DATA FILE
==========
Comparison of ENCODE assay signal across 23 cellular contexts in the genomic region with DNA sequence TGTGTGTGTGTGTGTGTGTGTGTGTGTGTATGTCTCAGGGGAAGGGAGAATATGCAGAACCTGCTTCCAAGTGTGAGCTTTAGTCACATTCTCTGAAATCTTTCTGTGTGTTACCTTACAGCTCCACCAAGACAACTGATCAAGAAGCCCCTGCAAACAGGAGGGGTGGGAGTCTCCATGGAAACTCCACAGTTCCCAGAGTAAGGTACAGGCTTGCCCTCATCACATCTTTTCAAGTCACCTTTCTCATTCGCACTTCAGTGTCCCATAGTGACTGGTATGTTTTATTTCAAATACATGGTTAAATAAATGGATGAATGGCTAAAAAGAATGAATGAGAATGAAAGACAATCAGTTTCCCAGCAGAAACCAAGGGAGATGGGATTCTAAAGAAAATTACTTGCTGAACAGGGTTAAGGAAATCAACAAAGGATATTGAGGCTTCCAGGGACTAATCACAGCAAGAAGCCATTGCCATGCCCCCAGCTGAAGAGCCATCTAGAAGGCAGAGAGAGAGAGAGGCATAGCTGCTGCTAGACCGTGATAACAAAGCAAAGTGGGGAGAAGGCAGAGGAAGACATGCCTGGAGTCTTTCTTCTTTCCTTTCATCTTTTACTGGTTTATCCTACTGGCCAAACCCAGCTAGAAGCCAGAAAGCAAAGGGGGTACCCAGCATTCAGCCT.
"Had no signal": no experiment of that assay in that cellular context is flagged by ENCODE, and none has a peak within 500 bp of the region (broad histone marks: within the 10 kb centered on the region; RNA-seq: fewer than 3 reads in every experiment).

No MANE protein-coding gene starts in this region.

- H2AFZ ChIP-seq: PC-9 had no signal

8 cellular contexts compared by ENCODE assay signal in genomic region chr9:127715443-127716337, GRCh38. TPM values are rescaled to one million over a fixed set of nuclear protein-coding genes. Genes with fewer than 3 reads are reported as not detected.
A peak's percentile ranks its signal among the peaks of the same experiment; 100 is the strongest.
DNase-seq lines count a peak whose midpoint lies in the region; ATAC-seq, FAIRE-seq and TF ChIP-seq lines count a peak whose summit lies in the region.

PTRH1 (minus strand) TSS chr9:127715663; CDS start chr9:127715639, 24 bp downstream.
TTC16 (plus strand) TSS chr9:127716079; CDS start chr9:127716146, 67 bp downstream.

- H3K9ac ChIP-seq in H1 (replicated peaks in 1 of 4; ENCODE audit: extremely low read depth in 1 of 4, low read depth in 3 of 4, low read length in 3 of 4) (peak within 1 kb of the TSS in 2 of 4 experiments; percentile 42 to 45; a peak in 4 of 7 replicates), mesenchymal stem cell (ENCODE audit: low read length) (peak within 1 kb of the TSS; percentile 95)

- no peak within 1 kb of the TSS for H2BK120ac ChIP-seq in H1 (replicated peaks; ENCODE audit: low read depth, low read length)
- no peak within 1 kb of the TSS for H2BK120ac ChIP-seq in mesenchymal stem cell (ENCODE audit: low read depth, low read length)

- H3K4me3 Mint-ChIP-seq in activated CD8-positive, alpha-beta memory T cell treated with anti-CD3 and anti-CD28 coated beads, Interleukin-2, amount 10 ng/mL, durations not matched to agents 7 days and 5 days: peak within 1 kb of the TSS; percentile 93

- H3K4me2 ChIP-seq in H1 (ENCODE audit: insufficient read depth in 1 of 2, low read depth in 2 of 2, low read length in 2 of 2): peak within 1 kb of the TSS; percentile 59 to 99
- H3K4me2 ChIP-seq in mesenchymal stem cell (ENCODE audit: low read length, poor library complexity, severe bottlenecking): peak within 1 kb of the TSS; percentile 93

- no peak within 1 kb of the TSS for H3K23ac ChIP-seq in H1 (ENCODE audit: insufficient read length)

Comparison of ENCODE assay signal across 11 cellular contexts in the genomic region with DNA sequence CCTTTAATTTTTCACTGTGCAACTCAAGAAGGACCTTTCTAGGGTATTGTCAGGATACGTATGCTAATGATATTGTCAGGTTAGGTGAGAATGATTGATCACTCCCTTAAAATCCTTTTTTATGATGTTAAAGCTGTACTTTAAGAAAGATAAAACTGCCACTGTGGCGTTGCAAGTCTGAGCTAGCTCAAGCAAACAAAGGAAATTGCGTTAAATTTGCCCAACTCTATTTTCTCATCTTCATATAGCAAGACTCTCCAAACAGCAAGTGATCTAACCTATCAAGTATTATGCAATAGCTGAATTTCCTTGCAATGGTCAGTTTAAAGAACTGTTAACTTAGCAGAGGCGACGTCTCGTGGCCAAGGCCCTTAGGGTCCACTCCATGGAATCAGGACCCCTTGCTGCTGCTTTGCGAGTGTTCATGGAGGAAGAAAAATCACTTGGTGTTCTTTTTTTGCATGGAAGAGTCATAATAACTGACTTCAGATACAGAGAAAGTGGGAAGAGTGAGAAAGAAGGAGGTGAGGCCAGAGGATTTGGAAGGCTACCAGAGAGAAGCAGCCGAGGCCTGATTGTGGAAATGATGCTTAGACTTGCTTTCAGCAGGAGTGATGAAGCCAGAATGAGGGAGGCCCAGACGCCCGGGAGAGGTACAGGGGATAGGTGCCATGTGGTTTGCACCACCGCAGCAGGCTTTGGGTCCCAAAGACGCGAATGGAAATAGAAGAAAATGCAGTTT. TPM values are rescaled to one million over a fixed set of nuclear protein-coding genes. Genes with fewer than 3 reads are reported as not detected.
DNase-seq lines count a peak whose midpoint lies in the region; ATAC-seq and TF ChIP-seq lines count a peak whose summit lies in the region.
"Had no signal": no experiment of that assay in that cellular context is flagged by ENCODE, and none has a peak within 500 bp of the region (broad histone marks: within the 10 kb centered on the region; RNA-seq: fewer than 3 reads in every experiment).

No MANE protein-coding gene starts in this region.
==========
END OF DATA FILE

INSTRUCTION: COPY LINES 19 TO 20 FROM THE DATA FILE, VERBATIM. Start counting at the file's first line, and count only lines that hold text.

"Had no signal": no experiment of that assay in that cellular context is flagged by ENCODE, and none has a peak within 500 bp of the region (broad histone marks: within the 10 kb centered on the region; RNA-seq: fewer than 3 reads in every experiment).

No MANE protein-coding gene starts in this region.